Public workers in Swaziland have been on strike since 21 June. They are demanding a pay rise of 4.5 per cent, well below the rate of inflation in Swaziland and a mere fraction of the 30 per cent pay rise that Swaziland’s parliamentarians have awarded themselves.
Until now, the strikers have been met by regime threats of salary reductions or being sacked, riot police and armed forces’ intimidation and beatings, tear gas and rubber bullets. Since 1 August, the government has fired hundreds of teachers across the country, including the entire executive of EI’s affiliate, the Swaziland National Association of Teachers (SNAT).
Sending a message Media reports indicate that the government has instructed the Teaching Service Commission to fire teachers as a strong message to any worker who may think about participating in a strike action.
“The struggle for the public servants is still on. SNAT had a mass meeting and the teachers resolved to press on for yet another week,” said SNAT General Secretary Muzi Mhlanga.
EI General Secretary Fred van Leeuwen said: “The teachers have given all pro-democrats a challenge: they are refusing to bow down to the threat of the brutal regime. All teacher unions around the world stand by their Swazi colleagues and are impressed by their determination and dignity fighting for their rights.”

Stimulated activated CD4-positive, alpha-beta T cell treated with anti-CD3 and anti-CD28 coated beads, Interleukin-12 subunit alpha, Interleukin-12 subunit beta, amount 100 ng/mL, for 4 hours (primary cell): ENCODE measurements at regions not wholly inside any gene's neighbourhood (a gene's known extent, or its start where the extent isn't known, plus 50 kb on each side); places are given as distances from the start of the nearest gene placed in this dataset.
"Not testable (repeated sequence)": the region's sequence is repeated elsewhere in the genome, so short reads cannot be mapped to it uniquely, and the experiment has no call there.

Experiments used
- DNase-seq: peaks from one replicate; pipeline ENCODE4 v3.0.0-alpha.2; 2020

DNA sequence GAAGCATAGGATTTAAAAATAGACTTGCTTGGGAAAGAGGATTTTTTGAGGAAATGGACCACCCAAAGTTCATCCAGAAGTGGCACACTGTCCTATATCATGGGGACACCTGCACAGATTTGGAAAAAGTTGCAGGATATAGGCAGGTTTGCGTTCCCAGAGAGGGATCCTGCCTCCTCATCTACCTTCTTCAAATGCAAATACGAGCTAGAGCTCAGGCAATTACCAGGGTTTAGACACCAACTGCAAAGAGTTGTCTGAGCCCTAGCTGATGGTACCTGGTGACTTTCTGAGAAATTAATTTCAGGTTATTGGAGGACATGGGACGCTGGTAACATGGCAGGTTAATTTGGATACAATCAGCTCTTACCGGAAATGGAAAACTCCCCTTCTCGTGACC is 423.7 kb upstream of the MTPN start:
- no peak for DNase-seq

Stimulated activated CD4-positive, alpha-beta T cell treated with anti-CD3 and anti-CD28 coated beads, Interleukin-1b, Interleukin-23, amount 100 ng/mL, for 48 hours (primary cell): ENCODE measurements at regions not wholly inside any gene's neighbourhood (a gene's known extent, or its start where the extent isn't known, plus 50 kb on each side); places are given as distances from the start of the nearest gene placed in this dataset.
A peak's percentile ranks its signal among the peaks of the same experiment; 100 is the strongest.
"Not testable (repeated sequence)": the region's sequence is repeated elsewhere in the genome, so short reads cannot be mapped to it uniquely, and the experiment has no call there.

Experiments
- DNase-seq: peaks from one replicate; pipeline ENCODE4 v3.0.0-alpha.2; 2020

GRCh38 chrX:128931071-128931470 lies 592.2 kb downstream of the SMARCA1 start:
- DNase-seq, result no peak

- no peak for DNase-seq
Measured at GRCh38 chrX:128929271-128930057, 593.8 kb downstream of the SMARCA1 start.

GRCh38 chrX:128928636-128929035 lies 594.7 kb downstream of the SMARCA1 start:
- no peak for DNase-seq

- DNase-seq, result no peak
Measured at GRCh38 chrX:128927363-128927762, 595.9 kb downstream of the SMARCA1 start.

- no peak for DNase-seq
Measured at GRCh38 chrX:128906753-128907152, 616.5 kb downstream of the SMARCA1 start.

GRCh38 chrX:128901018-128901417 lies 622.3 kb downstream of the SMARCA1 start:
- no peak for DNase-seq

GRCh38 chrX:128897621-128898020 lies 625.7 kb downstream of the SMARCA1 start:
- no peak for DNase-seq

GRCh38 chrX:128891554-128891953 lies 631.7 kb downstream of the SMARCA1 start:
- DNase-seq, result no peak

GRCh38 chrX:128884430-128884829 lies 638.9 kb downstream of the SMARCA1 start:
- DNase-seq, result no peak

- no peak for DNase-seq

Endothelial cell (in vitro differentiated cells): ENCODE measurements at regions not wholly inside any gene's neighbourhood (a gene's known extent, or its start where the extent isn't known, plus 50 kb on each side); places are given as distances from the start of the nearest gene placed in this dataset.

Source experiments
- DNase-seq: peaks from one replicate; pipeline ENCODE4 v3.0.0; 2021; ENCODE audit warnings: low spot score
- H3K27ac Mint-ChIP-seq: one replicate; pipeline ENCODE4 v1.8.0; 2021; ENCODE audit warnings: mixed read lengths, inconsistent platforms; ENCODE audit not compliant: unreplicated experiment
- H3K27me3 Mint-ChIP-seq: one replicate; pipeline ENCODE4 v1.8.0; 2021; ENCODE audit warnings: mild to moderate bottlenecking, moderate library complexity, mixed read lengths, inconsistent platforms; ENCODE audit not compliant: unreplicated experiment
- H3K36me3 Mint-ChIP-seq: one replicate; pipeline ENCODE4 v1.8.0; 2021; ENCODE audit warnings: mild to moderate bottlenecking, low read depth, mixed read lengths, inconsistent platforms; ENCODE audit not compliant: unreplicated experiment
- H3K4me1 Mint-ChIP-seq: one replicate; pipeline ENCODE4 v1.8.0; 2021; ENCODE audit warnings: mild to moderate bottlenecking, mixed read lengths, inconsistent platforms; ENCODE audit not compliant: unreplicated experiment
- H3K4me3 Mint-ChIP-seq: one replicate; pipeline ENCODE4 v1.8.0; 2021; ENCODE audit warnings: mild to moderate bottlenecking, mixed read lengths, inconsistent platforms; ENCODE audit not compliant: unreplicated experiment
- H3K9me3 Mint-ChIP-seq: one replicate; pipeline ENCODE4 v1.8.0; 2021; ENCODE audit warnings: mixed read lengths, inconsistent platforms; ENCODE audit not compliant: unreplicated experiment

Population poverty Over two-thirds of the Swazi population lives in absolute poverty. Half the population receives some sort of food aid and the country has the highest HIV and tuberculosis rates in the world. Most families cannot afford to send all of their children to school.
Swaziland’s royal family has an annual allowance of €20 million and its absolute monarch, King Mswati III, has increased spending on his security forces and continues to spend lavishly on his personal life.
EI, ITF and PSI have launched an online campaign in partnership with LabourStart to condemn the governmental crackdown on Swazi teachers.
Send your message to the Swazi authorities now by clicking here!